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Lower Churchill Project

The Churchill River in Labrador is a significant source of renewable, clean electrical energy; however, the potential of this river has yet to be fully developed. The existing 5,428 megawatt (MW) Churchill Falls Generating Station, which began producing power in 1971, harnesses about 65 per cent of the potential generating capacity of the river. The remaining 35 per cent is located at two sites on the lower Churchill River, known as the Lower Churchill Project.

The Lower Churchill Project consists of two of the best undeveloped hydroelectric sites in North America: Gull Island, located 225 kilometers downstream from the existing Churchill Falls Generating Station; and Muskrat Falls, located 60 kilometers downstream from Gull Island. 

Combined, the projects can produce energy to supply up to 1.5 million households annually and contribute significantly to the reduction of air emissions from thermal, coal and fossil fuel power generation. In particular the projects would displace an estimated 16 megatonnes of carbon dioxide emissions annually from comparable production from coal thermal generation.

The nine-year construction period is scheduled to begin at Gull Island in 2009, with first commerical power scheduled for 2015. Construction of Muskrat Falls will be initiated approximately three years following the start of the Gull Island construction.

Project Description

The project consists of hydroelectric generating facilities at Gull Island and Muskrat Falls, and interconnecting transmission lines to the existing Labrador grid. The Lower Churchill Project will include engineering design and marketing studies conducted along with the environmental assessment. As part of the environmental assessment, alternative means of carrying out the project will be evaluated including capacity, design, layout, and technology. The project, as currently planned, will require optimization to reflect current market and business opportunities.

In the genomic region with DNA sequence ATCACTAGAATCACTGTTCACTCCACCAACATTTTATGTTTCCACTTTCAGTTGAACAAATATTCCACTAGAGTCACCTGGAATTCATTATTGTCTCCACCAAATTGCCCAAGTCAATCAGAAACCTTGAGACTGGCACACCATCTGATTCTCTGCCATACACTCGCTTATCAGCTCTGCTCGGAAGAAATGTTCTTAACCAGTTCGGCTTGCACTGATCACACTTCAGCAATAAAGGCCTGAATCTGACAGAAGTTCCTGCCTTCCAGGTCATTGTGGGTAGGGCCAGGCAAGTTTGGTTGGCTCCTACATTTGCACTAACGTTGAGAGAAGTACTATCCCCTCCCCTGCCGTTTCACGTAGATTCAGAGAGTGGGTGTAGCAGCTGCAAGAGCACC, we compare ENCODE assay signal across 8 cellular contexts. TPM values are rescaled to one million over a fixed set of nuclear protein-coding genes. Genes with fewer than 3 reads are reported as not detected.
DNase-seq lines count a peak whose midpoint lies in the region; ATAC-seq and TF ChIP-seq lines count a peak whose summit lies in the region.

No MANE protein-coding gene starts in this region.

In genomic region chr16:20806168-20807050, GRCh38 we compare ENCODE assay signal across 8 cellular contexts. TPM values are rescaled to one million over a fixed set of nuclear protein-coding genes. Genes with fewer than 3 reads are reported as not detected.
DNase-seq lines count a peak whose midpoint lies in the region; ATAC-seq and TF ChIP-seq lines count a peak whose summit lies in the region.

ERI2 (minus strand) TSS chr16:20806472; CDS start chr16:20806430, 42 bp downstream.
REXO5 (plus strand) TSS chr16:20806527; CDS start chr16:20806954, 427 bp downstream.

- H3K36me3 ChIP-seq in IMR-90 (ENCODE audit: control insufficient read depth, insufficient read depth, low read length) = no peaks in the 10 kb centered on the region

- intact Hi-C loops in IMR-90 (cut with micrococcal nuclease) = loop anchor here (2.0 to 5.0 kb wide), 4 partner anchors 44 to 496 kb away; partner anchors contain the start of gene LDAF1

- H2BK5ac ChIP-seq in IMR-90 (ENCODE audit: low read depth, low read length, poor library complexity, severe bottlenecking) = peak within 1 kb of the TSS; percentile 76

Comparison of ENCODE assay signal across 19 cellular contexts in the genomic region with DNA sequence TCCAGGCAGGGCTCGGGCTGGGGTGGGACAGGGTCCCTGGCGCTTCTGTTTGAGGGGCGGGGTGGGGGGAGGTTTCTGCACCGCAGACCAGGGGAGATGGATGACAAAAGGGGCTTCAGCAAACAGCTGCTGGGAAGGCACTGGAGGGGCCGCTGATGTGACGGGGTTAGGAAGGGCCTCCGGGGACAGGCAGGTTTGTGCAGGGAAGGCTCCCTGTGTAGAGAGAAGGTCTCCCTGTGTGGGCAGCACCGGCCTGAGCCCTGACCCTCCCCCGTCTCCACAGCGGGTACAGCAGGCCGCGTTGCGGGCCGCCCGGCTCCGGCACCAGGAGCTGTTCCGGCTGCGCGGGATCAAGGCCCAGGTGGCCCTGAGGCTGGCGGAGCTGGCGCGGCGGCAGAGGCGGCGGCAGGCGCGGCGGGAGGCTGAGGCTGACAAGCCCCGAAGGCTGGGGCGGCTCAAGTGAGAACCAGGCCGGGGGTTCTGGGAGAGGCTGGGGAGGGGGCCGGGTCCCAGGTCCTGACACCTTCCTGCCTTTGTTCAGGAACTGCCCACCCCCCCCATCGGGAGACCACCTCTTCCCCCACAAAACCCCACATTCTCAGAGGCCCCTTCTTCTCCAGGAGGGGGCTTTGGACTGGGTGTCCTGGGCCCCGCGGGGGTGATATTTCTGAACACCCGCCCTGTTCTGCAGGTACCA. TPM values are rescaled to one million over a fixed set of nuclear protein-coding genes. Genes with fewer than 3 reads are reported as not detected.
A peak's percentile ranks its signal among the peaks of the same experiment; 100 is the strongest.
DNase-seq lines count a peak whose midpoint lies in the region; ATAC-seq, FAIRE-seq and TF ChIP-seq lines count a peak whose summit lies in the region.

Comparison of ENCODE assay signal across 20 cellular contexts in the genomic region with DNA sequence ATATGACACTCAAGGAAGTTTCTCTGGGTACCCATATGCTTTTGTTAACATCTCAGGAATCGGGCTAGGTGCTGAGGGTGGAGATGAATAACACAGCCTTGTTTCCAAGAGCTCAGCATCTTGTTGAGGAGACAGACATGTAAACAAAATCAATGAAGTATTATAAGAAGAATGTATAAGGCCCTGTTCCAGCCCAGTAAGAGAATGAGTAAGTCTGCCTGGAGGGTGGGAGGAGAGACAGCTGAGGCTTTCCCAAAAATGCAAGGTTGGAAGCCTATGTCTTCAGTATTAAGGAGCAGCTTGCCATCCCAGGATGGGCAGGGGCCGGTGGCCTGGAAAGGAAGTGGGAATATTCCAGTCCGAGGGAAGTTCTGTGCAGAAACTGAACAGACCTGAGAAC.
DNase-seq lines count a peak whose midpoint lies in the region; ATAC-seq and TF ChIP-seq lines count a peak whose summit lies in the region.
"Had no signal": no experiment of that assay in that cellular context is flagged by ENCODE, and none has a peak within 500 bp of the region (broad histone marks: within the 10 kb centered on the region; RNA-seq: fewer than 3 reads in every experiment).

Optimization will determine details such as the size and number of turbines within each powerhouse, and construction sequencing. Such changes and refinements will not be significant, and will be consistent with the normal process leading to final project sanction.

Gull Island

The Gull Island facility will consist of a generating station with a capacity of approximately 2,000 MW and will include:

·        a dam 99 m high and 1,315 m long; and

·        a reservoir 200 km² at an assumed full supply level of 125 m above sea level.

The dam will be a central till-cored, rock-fill, zone embankment. The reservoir will be 225 km long, and the area of flooded land will be 85 km² at full supply level. The powerhouse will contain four to six Francis turbines.

Muskrat Falls

The Muskrat Falls facility will consist of a generating station approximately 800 MW in capacity and will include:

·        a concrete dam with two sections on the north and south abutments of the river; and

·        a 107 km² reservoir at an assumed full supply level of 39 m above sea level.